A different style of compact bike from the many folding bikes we see here at New Atlas, the Minimal Bike keeps things simple, clean and light. Designed by Dutch bike guru Bram Moens, who's best known for his record-breaking M5 recumbents, the carbon fiber Minimal Bike tips the scales at under 15 lb (6.8 kg). It's designed for transitioning between traffic-filled city streets, open country roads and even dirt-and-rock trails.
The frame of the Minimal Bike has a distinctive three-pronged presence and looks more like a claw than a bike frame. It also has a more integrated design than the usual bike, with welded tubes and quick-release components replaced with a frame, seat post, stem and handlebars that flow together as if carved from a solid block of carbon.
That whole package isn't actually a single piece, but Moens has gone to the trouble of structuring the parts that way, creating flowing transitions and recessing attachment hardware for a smoother look. He's also routed the cables internally and pulled the brake levers back into the handlebar grips.
Beyond just looking cool, the Minimal Bike lives up to its name, weighing in as low as 14.8 lb (6.7 kg) thanks to the use of carbon fiber throughout the construction of the frame, fork, seat post, stem and handlebars. The Minimal Bike may not fold down to slide into a trunk or closet, but it should be easy enough to lift up staircases and into train cars.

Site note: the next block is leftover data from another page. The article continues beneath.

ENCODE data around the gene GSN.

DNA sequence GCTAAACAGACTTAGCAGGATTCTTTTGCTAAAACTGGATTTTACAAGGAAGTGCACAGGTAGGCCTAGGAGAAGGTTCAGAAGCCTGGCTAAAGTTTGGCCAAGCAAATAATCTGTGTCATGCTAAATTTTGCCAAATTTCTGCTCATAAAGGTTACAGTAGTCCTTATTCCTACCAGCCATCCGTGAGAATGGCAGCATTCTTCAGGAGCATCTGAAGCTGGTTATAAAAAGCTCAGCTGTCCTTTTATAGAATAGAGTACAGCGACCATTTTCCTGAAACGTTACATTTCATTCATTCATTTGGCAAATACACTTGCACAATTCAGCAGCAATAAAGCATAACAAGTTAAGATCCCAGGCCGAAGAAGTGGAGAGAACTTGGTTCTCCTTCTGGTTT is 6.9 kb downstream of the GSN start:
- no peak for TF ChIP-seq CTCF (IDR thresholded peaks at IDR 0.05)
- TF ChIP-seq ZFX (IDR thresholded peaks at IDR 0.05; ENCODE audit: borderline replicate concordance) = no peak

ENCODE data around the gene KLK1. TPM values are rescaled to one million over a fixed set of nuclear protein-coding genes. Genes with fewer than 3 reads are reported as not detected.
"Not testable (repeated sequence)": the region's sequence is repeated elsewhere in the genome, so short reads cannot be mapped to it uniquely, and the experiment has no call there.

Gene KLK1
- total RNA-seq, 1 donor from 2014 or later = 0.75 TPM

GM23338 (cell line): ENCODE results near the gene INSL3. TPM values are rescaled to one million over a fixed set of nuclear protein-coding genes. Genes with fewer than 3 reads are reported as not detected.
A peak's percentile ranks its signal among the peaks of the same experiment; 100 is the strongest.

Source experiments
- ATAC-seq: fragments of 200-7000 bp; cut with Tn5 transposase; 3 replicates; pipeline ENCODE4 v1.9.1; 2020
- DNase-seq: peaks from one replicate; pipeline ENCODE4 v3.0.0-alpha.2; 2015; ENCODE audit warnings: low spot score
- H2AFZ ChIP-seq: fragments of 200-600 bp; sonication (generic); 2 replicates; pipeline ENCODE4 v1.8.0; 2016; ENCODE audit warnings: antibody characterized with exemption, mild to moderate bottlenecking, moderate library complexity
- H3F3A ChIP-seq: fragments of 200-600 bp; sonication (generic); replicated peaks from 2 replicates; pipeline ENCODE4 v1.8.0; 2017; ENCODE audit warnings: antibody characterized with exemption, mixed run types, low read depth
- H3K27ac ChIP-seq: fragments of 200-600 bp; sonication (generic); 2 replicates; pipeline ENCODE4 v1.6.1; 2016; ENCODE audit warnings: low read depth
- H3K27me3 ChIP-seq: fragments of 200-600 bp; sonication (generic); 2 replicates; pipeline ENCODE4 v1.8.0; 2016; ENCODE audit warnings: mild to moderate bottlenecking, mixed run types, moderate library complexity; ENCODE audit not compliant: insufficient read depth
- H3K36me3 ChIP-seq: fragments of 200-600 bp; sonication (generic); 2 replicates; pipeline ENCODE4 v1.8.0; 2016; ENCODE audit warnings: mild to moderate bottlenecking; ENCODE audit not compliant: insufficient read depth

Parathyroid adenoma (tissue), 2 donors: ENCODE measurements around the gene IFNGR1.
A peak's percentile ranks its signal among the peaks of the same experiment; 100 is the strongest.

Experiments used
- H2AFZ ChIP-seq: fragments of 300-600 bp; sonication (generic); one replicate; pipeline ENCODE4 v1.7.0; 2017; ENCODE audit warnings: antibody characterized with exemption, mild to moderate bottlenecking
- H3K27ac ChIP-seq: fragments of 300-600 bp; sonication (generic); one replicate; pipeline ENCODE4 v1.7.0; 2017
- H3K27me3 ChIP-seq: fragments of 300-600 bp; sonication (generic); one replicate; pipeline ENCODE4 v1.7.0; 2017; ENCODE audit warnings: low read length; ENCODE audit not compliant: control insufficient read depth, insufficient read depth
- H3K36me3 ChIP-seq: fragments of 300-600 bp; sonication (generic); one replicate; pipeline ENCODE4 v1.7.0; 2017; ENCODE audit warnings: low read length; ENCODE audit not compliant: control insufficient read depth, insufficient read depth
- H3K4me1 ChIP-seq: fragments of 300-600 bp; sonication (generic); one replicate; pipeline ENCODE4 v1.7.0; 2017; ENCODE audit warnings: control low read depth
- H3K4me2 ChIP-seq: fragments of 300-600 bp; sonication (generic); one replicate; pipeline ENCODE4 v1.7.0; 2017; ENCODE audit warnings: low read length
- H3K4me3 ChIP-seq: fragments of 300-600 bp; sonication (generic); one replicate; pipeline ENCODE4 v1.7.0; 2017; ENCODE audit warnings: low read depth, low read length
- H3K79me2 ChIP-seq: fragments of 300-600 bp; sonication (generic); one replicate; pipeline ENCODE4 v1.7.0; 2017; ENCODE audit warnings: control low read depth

We're not sure we'd trust that small, unsuspended, pronged frame on anything other than very smooth ground, but the Minimal is described as a crossover, designed for a combination of urban commuting, road cycling and mountain biking. The 20-in wheels will accommodate 1- to 1.9-in-wide (26- to 48-mm-wide) tires.
The Minimal Bike adjusts to fit riders from 5.2 to 6.9 ft (1.6 to 2.1 m) tall, has a 57.5-ft (146-cm) total length and rides on a 37-in (94.3-cm) wheelbase. Its concealed brake levers are cabled to front and rear discs.
Moens has taken to Kickstarter to raise money for further development of the bike and, if successful, he intends to tweak the steel molds he's made and get production started, as well as develop added features like carbon fiber cargo carriers. He's offering a single-speed version at the €3,025 (approx. US$3,250) pledge level and a 10-speed at the €3,275 ($3,525) level. The campaign has yet to earn its first euro, however.
Strangely, the prices on the Minimal Bike web shop are actually cheaper than the Kickstarter campaign prices, starting at €2,758 ($2,965) and change for the single-speed. We've reached out to the company via email to try to find out the reason for the discrepancy – maybe outdated prices or another mistake, maybe differences in components, or maybe something else. We'll update if we hear back, but in the meantime, it's worth keeping in mind if you're interested in pursuing your own Minimal Bike.
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